The game boards 10, 12 and 14 also present appropriate pictorial representation of a plurality of problems or hazards, such as trees 28, sand traps 30 along or in the fairways 22, water 32 contiguous to the fairways 22 and the greens 18, sand trap 33 along with the side of greens 18, and rough 34 which is anywhere outside the dark outline of the fairway 22 including any islands. Hazardous water 32 is crossed by golf players with the assistance of bridges 36. Trees 28 create two particular problems or hazards for a player: the player's golf ball lands behind a tree 28 or under a tree 28, both of which will be further discussed below. Notwithstanding the particular problems or hazards represented by trees 28, and traps 30 and 33, water 32, and rough 34, it should be understood that the golf game boards 10, 12 and 14 for the golf game of this invention may comprise additional problems or hazards which have not been specifically identified with a reference numeral. These additional problems or hazards are of a large variety of forms typical of those normally encountered on a regular golf course including woods, lumbers, lost ball, embedded ball, brush, grass of varied lengths, fringe of green, out of bounds, etc., and all are within the spirit and scope of this invention.

At least one ball marker, generally illustrated as 38, is utilized in the play of the game. As illustrated in FIG. 9, the ball marker 38 comprises a pin 40 with a mounted head 42. The pin 40 pierces and locks into the game boards 10, 12 and 14 at the location where the player's ball rests in order to mark the location of the same. Thus, ball marker 38 signifies a golf ball of a player and is adapted to be moved and positioned on the game boards 10, 12 and 14 by a player after a golf shot. Ball marker 38 is merely representative of any marker means that falls within the spirit and scope of this invention and which may be employed to plot the position or location of a player's golf ball on the game boards 10, 12 and 14.

Turning briefly now to FIGS. 3, 4, 6, 7, 8 and 18, first chance means 44 is provided for manipulation by a player. A second chance means 46 is also provided for manipulation by a player. As illustrated, first change means 44 and second chance means 46 are in the form of die 48 and die 50, respectively, preferably uniform in color, such as green. Die 48 is a conventional six-sided die whose sides are numbered, respectively, one through six (see. FIG. 3). Die 50 has at least seven sides; up to twenty four sides; more preferably die 50 is a twelve-sided die whose sides are numbered, respectively, on through twelve (see FIGS. 6-8). FIG. 4 discloses a third chance means 52 which is also for manipulation by a player. Third chance means 52 is preferably in the form of a die 54 and is preferably of a color (e.g. red) that is different than dice 48 and 50. Die 54 is a conventional six-sided die whose sides are numbered, respectively, one through six (see FIG. 4). In a further embodiment to the present invention, a fourth chance means 56 is further also provided for manipulation by a player. As illustrated in FIG. 18, fourth chance means 56 is in the form of a die 58, which may be of any color. Die 58 is a conventional six-sided die whose sides are numbered, respectively, one through six. Because the fourth chance means 56 or die 58 is manipulated singularly and not simultaneously with the first, second, and third chance means 44, 46, and 52, respectively or dice 48, 50, and 54, respectively (as will be further discussed in greater detail below), fourth chance means 56 or die 58 is not necessary in the game of this invention, and may be replaced by or substituted with the first chance means 44 or die 48, or the third chance means 52 or die 54. Dice 48, 54 and 58 are all six-sided dice whose sides are numbered, respectively, one through six. In a preferred embodiment of the invention, die 58 is green and is preferably therefore replaced by or substituted with the die 48 which is also preferably green. As a matter of economics for cutting costs in manufacturing the golf game of this invention, die 58 (or fourth chance means 56) is omitted and when the time comes in playing the golf game to manipulate die 58, die 48 (or first chance means 44) is manipulated in place of die 58.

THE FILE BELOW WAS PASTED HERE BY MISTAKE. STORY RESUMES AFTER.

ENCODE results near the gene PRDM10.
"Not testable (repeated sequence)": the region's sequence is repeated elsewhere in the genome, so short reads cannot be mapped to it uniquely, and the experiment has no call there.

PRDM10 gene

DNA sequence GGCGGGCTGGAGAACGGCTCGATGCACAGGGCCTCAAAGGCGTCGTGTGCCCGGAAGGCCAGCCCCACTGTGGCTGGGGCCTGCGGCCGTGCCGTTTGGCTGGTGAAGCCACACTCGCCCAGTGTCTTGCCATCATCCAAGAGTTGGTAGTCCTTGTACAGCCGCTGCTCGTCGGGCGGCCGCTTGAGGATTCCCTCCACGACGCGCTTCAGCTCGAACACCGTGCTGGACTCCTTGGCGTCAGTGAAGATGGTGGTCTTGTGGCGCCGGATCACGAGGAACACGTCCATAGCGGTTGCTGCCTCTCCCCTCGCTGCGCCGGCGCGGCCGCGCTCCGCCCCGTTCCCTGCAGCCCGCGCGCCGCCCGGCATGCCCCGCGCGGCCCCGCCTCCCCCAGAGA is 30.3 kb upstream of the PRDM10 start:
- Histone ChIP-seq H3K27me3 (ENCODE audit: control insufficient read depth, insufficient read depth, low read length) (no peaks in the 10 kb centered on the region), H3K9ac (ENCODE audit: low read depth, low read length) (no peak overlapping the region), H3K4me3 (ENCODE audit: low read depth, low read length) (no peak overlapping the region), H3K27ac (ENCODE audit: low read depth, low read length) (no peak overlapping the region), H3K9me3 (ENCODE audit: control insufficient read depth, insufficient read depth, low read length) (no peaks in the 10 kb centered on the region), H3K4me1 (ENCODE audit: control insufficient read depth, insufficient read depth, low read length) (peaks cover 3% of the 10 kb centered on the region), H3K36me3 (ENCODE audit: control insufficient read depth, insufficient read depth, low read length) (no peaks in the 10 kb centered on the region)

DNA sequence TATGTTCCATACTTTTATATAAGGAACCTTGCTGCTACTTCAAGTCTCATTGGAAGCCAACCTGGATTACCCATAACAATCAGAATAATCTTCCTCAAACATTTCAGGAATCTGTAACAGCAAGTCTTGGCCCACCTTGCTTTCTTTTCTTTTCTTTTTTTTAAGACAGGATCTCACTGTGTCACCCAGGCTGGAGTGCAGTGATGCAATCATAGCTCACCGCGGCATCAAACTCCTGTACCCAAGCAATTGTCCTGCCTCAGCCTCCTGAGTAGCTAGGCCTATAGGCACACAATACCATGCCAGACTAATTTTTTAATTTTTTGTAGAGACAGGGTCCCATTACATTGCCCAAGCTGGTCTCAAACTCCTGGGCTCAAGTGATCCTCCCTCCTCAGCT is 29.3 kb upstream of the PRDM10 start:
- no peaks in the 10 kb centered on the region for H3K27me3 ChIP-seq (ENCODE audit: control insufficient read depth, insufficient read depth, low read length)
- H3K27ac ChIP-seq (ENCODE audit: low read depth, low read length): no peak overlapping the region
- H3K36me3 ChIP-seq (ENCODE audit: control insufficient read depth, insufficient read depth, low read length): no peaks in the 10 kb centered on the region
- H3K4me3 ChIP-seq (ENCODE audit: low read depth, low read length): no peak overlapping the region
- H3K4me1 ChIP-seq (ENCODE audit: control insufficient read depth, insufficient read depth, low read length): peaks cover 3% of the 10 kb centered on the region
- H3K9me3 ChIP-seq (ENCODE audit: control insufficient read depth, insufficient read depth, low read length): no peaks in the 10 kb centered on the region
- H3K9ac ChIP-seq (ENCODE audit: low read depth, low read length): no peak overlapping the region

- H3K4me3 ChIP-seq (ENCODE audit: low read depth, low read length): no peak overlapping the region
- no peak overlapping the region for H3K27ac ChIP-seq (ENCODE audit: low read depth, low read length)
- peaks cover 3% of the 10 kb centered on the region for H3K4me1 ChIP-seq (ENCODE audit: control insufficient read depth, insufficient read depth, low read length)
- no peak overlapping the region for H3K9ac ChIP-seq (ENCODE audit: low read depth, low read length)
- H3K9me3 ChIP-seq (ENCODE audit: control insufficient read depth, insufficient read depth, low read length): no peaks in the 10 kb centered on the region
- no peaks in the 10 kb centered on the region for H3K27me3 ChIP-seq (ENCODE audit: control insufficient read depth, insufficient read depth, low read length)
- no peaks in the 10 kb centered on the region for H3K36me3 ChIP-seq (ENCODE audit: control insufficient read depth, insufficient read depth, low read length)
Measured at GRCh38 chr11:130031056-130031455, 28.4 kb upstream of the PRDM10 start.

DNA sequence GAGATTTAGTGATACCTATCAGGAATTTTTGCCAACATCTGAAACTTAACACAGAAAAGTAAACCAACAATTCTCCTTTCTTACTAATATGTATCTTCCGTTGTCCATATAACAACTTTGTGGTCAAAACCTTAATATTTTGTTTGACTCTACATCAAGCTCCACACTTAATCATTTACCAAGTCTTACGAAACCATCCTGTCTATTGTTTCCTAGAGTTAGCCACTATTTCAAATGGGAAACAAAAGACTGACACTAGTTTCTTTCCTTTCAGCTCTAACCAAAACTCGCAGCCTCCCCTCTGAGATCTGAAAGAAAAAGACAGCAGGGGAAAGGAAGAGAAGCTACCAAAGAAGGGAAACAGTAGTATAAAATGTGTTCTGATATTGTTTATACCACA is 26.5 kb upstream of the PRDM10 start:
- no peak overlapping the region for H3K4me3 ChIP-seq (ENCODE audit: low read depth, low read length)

Although dice 48, 50, 54 and 58 have been illustrated in the drawings and are referred to in this disclosure, it should be understood that the invention is not to be limited to the use of dice for randomly generating the preferred numbers. Indeed, any suitable mechanism or device for randomly generating the preferred numbers of the quality to be described can be utilized in playing the game and should be considered to be within the spirit and scope of the invention. Thus, the random number generator may be spinners (as described in U.S. Pat. Nos. 4,113,260 and 4,134,590) or any other random number generator and would still be encompassed by the present invention.